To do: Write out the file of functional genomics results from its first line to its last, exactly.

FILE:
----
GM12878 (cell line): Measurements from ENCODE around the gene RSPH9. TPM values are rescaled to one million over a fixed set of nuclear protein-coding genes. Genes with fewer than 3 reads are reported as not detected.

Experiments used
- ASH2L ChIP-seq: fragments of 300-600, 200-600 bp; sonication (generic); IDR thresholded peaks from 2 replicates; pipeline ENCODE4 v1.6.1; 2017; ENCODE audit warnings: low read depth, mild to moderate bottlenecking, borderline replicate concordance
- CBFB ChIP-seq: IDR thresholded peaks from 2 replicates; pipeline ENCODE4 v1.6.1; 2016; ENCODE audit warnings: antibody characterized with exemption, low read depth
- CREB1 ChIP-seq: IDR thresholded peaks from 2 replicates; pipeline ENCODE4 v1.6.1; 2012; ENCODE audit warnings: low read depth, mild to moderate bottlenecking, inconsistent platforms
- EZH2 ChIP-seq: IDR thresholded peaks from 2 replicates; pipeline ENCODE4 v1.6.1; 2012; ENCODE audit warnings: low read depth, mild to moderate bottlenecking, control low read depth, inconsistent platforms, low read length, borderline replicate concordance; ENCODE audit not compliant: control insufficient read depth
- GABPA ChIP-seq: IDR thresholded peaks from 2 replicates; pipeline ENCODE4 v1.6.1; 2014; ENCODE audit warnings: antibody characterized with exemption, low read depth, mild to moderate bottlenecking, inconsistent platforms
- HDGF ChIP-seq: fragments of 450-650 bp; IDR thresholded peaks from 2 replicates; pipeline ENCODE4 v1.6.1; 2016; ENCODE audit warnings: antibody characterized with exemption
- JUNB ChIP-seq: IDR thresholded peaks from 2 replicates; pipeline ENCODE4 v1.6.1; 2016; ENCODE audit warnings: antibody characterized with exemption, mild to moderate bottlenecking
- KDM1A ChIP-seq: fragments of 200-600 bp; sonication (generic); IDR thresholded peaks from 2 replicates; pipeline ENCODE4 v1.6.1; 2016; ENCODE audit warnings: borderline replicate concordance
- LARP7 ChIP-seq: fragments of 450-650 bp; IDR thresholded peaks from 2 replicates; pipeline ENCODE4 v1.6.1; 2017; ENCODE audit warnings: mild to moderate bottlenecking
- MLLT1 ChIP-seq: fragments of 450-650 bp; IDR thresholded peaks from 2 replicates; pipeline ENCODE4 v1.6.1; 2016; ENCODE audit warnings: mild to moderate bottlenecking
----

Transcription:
GM12878 (cell line): Measurements from ENCODE around the gene RSPH9. TPM values are rescaled to one million over a fixed set of nuclear protein-coding genes. Genes with fewer than 3 reads are reported as not detected.

Experiments used
- ASH2L ChIP-seq: fragments of 300-600, 200-600 bp; sonication (generic); IDR thresholded peaks from 2 replicates; pipeline ENCODE4 v1.6.1; 2017; ENCODE audit warnings: low read depth, mild to moderate bottlenecking, borderline replicate concordance
- CBFB ChIP-seq: IDR thresholded peaks from 2 replicates; pipeline ENCODE4 v1.6.1; 2016; ENCODE audit warnings: antibody characterized with exemption, low read depth
- CREB1 ChIP-seq: IDR thresholded peaks from 2 replicates; pipeline ENCODE4 v1.6.1; 2012; ENCODE audit warnings: low read depth, mild to moderate bottlenecking, inconsistent platforms
- EZH2 ChIP-seq: IDR thresholded peaks from 2 replicates; pipeline ENCODE4 v1.6.1; 2012; ENCODE audit warnings: low read depth, mild to moderate bottlenecking, control low read depth, inconsistent platforms, low read length, borderline replicate concordance; ENCODE audit not compliant: control insufficient read depth
- GABPA ChIP-seq: IDR thresholded peaks from 2 replicates; pipeline ENCODE4 v1.6.1; 2014; ENCODE audit warnings: antibody characterized with exemption, low read depth, mild to moderate bottlenecking, inconsistent platforms
- HDGF ChIP-seq: fragments of 450-650 bp; IDR thresholded peaks from 2 replicates; pipeline ENCODE4 v1.6.1; 2016; ENCODE audit warnings: antibody characterized with exemption
- JUNB ChIP-seq: IDR thresholded peaks from 2 replicates; pipeline ENCODE4 v1.6.1; 2016; ENCODE audit warnings: antibody characterized with exemption, mild to moderate bottlenecking
- KDM1A ChIP-seq: fragments of 200-600 bp; sonication (generic); IDR thresholded peaks from 2 replicates; pipeline ENCODE4 v1.6.1; 2016; ENCODE audit warnings: borderline replicate concordance
- LARP7 ChIP-seq: fragments of 450-650 bp; IDR thresholded peaks from 2 replicates; pipeline ENCODE4 v1.6.1; 2017; ENCODE audit warnings: mild to moderate bottlenecking
- MLLT1 ChIP-seq: fragments of 450-650 bp; IDR thresholded peaks from 2 replicates; pipeline ENCODE4 v1.6.1; 2016; ENCODE audit warnings: mild to moderate bottlenecking